Attacks on foreigners spread in S. Africa
African immigrants may soon be forced to fight back against attacks by South African mobs.
Johannesburg, South Africa
South Africa's violence against foreigners took a turn for the worse on Wednesday as beleaguered foreign immigrants organized themselves to fight back.Skip to next paragraph
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"If it means I have to fight back to protect my wife and children and property, I will," a Zimbabwean immigrant named Madalala Ndlovu told the Pretoria Times. "If the police can't stop these thugs, then I will. I'll kill them if I have to."
With community leaders urging against an escalation of violence, the South African government announced that it would start deploying military fixed-wing aircraft and armed personnel carriers to back up police, as the violence entered its 10th day.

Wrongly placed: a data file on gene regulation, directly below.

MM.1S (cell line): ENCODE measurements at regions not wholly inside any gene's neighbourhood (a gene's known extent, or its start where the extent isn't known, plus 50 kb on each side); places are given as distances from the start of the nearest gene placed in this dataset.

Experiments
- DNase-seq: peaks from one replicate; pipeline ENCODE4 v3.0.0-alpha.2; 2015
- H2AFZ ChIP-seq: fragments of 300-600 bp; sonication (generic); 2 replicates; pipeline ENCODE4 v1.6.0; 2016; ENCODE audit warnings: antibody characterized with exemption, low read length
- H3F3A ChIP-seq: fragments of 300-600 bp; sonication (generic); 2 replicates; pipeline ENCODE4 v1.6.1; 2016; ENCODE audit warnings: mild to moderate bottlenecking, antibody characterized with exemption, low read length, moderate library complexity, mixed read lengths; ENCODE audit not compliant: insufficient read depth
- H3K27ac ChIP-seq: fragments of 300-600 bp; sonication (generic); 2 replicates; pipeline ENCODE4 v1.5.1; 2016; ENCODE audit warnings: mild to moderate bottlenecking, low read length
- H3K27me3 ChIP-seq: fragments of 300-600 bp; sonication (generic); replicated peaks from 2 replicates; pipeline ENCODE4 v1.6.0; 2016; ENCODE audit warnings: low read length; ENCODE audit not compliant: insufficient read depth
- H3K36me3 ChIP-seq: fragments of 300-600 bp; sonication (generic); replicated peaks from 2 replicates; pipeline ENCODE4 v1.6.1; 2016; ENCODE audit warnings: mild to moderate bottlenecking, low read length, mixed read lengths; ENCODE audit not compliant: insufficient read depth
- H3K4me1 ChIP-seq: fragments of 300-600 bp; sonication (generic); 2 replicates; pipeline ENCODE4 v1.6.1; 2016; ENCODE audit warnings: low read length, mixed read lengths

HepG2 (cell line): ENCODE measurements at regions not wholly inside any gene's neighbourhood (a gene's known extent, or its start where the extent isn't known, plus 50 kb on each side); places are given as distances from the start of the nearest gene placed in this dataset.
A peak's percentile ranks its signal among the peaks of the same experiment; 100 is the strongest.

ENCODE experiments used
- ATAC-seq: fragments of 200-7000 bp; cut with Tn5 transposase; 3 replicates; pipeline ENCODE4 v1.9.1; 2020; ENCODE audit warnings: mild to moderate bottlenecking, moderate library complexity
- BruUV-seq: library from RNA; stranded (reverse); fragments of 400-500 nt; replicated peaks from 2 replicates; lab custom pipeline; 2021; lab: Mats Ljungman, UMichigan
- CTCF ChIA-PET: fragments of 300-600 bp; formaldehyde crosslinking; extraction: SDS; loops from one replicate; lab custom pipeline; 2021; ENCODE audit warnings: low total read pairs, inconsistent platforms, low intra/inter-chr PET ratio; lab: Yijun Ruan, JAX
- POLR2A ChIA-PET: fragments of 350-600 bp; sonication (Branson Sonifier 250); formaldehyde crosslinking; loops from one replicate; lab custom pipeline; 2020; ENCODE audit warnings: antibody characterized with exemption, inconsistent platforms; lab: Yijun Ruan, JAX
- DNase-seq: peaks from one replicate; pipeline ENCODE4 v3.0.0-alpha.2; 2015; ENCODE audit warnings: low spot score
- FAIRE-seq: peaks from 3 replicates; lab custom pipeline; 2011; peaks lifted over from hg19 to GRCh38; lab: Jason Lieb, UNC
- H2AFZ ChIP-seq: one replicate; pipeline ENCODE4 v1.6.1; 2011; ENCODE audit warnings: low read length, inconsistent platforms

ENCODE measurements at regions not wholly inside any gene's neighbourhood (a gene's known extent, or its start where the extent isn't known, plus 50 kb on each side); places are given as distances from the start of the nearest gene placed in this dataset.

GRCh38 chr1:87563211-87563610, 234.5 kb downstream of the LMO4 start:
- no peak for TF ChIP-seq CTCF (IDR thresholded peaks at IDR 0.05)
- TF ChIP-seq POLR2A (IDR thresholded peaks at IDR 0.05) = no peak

"The organization of foreigners is to be expected, given the police's extreme difficulty in getting the violence under control," says Frans Kronje, deputy chairman of the South African Institute of Race Relations (SAIRR), a liberal think tank in Johannesburg.
"Foreigners have three options," says Mr. Kronje. "To go back to Zimbabwe, which is not a nicer option than what they already face here. To get into one of the informal camps around police stations, churches, and community centers, which are already estimated to have 13,000 displaced people in the Johannesburg area alone. Or they can organize to defend themselves, which then makes it much more difficult for the police to control."
With 24 dead, 13,000 homeless, and attacks spreading to the racially mixed coastal city of Durban, South Africa's potent mix of economic hardship and ethnic targeting shows no signs of stopping.
It's a problem that has been a long time coming, with many South Africans blaming their government for failing to deliver on their promises of providing jobs, housing, and better services after the fall of apartheid in 1994, and also failing to ensure that South Africans actually reap the benefits of the current economic boom.